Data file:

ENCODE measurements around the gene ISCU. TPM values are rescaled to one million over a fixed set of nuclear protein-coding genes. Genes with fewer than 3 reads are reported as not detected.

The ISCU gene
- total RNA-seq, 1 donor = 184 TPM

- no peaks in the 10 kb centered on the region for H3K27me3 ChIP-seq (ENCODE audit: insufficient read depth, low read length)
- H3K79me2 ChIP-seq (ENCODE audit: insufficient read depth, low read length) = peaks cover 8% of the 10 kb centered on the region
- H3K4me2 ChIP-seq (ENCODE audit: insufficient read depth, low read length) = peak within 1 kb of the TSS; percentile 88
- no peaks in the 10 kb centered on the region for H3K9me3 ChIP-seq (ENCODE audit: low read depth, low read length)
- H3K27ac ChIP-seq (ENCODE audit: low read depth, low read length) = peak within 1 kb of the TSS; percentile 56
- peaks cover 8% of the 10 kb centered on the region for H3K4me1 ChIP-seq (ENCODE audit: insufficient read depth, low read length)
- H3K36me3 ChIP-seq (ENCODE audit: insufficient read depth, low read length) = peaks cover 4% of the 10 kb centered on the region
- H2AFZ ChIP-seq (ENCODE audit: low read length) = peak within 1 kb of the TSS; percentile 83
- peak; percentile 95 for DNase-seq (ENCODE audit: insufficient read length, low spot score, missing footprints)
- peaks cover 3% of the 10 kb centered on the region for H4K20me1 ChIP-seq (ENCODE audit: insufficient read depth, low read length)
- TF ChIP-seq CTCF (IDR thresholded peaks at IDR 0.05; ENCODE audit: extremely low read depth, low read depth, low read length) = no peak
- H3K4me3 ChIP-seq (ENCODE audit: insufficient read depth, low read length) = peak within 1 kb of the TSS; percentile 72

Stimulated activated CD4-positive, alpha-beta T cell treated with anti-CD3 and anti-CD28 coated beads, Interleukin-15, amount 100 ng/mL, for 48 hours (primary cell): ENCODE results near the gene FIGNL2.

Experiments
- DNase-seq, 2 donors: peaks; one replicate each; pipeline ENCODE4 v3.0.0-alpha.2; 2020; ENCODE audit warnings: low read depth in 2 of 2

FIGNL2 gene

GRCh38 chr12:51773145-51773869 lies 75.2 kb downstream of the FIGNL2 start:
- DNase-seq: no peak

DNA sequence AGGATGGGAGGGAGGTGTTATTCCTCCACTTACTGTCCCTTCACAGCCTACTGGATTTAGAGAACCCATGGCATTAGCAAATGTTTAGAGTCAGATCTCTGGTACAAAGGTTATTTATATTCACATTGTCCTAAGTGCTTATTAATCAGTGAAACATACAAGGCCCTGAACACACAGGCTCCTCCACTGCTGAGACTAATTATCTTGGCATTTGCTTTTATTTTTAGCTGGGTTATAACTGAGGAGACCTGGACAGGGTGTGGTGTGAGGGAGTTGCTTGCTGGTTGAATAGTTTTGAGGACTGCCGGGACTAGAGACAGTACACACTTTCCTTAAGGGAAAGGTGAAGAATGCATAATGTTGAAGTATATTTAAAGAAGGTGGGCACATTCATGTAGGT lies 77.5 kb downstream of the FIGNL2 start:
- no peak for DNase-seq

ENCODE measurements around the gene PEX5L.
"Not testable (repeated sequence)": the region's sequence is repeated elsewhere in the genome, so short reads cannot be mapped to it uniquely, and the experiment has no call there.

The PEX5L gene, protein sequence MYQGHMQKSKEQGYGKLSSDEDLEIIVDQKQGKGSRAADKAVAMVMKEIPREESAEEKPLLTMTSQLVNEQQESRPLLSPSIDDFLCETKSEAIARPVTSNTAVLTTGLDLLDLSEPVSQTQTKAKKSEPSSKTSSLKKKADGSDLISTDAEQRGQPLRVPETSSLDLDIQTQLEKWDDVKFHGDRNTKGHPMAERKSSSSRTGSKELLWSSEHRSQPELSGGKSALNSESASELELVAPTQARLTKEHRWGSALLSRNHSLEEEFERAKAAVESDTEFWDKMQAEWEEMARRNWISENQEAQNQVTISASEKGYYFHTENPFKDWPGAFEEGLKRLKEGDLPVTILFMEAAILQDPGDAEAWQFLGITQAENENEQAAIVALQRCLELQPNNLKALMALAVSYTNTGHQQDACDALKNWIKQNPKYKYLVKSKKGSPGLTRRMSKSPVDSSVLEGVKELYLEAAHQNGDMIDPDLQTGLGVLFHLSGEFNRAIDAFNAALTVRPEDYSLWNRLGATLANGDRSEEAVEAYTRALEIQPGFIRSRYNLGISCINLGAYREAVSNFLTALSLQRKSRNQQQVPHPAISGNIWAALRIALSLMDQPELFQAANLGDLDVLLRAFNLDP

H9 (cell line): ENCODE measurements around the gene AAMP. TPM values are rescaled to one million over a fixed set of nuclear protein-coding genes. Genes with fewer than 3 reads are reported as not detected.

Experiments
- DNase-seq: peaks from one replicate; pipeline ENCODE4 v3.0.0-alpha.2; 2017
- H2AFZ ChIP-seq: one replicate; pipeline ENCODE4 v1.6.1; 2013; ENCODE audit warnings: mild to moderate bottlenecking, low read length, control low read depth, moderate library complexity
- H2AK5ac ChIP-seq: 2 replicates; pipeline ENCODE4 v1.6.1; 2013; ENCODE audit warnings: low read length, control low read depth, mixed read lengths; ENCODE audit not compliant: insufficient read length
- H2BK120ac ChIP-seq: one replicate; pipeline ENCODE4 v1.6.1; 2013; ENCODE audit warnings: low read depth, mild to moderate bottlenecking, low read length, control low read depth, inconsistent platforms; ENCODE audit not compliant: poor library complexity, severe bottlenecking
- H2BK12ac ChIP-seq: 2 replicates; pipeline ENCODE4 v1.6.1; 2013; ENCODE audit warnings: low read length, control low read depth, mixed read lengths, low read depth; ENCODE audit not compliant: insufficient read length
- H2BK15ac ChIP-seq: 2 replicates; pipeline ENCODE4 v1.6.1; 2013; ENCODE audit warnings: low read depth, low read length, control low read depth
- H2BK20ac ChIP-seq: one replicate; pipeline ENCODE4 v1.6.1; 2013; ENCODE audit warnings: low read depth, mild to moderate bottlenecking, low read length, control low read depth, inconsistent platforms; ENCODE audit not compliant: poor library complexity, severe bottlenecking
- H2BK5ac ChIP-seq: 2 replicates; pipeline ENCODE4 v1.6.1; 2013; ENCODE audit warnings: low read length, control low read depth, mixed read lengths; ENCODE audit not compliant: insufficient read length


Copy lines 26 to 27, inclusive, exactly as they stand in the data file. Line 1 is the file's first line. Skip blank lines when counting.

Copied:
The PEX5L gene, protein sequence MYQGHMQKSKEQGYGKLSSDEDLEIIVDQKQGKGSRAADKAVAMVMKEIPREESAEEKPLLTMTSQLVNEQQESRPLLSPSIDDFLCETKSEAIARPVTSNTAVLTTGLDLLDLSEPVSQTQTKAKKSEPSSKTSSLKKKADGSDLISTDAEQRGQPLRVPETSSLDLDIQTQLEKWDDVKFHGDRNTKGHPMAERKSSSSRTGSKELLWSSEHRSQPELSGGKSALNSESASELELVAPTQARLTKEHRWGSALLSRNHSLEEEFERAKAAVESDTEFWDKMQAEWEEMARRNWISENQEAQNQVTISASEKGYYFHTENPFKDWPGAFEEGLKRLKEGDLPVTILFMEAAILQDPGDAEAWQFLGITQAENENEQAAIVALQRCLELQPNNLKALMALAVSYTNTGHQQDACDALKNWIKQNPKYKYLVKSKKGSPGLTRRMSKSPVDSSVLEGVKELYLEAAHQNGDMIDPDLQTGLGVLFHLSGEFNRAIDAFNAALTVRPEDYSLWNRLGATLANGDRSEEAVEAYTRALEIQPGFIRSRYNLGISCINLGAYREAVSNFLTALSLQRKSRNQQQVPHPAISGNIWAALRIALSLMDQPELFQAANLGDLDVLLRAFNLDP

H9 (cell line): ENCODE measurements around the gene AAMP. TPM values are rescaled to one million over a fixed set of nuclear protein-coding genes. Genes with fewer than 3 reads are reported as not detected.